• Bloat/torsion: whether from consuming gassy foods or from exertion, sproodles can develop bloated stomachs which can lead to gastric torsion;

  • Addison's disease: also known as hypoadrenocorticism, Addison’s disease comes from a lack of vital hormones produced by the adrenal glands. Fortunately, many cases of Addison’s disease can be diagnosed and treated early on in sproodles;

  • Epilepsy: common to most breeds but fairly prevalent in sproodles, epileptic seizures can be treated with medications from your veterinarian if diagnosed;

  • Hip dysplasia: lameness in one or more legs can manifest as a limp gait and lead to discomfort or pain in your sproodle. Fortunately, there are many treatments and surgical procedures that can remedy hip dysplasia in sproodles.


How long do sproodle dogs live? - 10-15 years


Exercise & Play Time

As an overly playful breed, sproodles need to be kept active and stimulated both mentally and physically very frequently. Budget at least an hour every day to take your sproodle out for a brisk walk, perhaps in the morning, followed by some more playtime in the evening.


Young puppy sproodles should get plenty of exercise too, but don’t over do it. Overexertion can cause problems in their development, so learn to develop a healthy relationship with your sproodle around playtime and relaxation time.


Sproodles should be given some time outdoors, such as in the garden, where they can follow their natural prey drive. Fenced yards are best to keep them contained, and always maintain supervision to encourage proper good behaviour.


How much exercise does a sproodle dog need? - At least 1 hour per day

Do sproodle dogs like water play? Sometimes to cool off, but they should always be supervised.


Nutrition & Feeding

Despite their small size, sproodles can work up quite an appetite and have fairly generous feeding habits compared to other similar-sized breeds. It is very important that you follow the feeding instructions from your breeder or your veterinarian and adapt as necessary, especially as the puppy grows into adulthood.


Sproodles need a healthy, high-quality diet of proteins, vitamins, and minerals, and they can be fed a raw or cold-pressed diet or kibble. Discuss options with your veterinarian if you would like to pursue a different diet than prescribed by the breeder.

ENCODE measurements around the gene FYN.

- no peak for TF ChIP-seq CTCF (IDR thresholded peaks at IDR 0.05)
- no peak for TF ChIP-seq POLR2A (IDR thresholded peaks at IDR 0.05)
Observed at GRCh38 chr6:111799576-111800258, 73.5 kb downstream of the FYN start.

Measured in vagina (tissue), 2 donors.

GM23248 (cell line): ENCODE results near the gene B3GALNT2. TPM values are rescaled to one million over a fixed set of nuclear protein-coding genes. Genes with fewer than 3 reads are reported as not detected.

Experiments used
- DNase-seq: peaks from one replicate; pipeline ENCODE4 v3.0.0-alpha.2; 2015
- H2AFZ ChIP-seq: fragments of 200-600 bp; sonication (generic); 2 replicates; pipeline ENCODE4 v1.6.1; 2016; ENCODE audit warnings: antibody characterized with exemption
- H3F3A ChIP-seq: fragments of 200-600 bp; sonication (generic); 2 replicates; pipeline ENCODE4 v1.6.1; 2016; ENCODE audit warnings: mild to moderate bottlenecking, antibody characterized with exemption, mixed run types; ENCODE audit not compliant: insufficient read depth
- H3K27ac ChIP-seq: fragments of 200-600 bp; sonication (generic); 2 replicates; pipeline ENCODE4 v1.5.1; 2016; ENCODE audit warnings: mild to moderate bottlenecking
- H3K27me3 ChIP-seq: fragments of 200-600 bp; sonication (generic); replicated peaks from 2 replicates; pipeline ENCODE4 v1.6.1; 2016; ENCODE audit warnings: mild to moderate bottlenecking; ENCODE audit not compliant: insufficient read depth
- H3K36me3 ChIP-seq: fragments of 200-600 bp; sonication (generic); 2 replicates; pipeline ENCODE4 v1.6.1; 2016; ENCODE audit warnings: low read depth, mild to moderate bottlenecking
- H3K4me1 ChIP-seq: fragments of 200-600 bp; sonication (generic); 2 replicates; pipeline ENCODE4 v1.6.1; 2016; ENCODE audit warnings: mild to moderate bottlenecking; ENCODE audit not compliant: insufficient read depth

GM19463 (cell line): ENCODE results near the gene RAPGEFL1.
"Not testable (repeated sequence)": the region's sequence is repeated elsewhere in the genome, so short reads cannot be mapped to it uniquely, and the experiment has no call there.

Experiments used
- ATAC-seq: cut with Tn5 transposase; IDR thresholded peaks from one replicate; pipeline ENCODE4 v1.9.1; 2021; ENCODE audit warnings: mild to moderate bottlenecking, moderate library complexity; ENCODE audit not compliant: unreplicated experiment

Are sproodle dogs prone to weight gain? Yes.

How much should I feed a sproodle puppy? About 240-280g per day, in three sessions.

How much should I feed an adult sproodle dog? About 250-400g per day, in total.


Care & Maintenance

Although sproodles do not shed much (mostly in spring and autumn), they do require plenty of grooming in order to keep their lush coats silky smooth and healthy. They should also be professionally groomed a few times every year at least, and this also doubles as an opportune moment to spot any potential health problems.


In terms of emotional care, sproodles require plenty of attention, although they can tolerate some periods of isolation (a few hours maximum). Give your sproodle plenty of affection and it will certainly be reciprocated.


- Grooming: 2-3 times per week, brush and comb your sproodle’s coat of fur and remove any dead hairs. Inspect the eyes and ears for signs of infection. Take the sproodle to a professional groomer 2-3 times per year.

- Emotional care: sproodles should never be left alone at home for extended period of time. Although they may get bored after a few hours of isolation, they tend to be fairly well-behaved. Any longer can result in destructive behaviour and excessive barking.


History of the Sproodle

Much like other mixed breed designer dogs, sproodles date back to the 1980s during which time English springer spaniels and miniature or standard poodles were bred together. The sproodle’s main benefit to breeders (and owners) is that the low-shedding poodle’s traits can be passed down to the sproodle, an incredibly cute breed that sheds very little.


Sproodles have since become famous in North America, the UK, Australia, and Ireland for their wonderfully affectionate and gentle temperament and their relatively low maintenance. They are ideal companion pets and have been used as Pet as Therapy (PAT) dogs in the past and today.


They are not yet formally recognised by the Kennel Club or any of the other international kennel clubs.


Interesting Facts About Sproodle Dogs

  • The original reason for breeding sproodles was to produce a low-shed breed similar to a poodle.

  • Sproodles have often been used as Pet as Therapy (PAT) dogs on account of their gentle and kind nature.

  • Since 2007, it has been illegal to dock the tails of sproodles in the UK.


Getting a Sproodle Puppy

There are so many great reasons to purchase a loving sproodle puppy, but it’s a big responsibility as well. We recommend you follow our buying guide before purchasing a puppy so that you understand your duties and responsibilities as a proud new sproodle owner, but also to promote responsible breeding and to avoid purchasing from puppy mills.


If you wish to purchase a sproodle, please feel free to browse through our reputable sellers.


How much does a sproodle cost to buy? - About £400-£1,000.

How much does a sproodle cost to feed? - An adult sproodle costs about £0.80-£1.50 per day to feed.

How much does insurance for a sproodle cost? - About £25-£50 per month.


Sensible alternatives to purchasing a new sproodle puppy include rescue and adoption.


Additional resources can be found via sproodle registries and associations such as: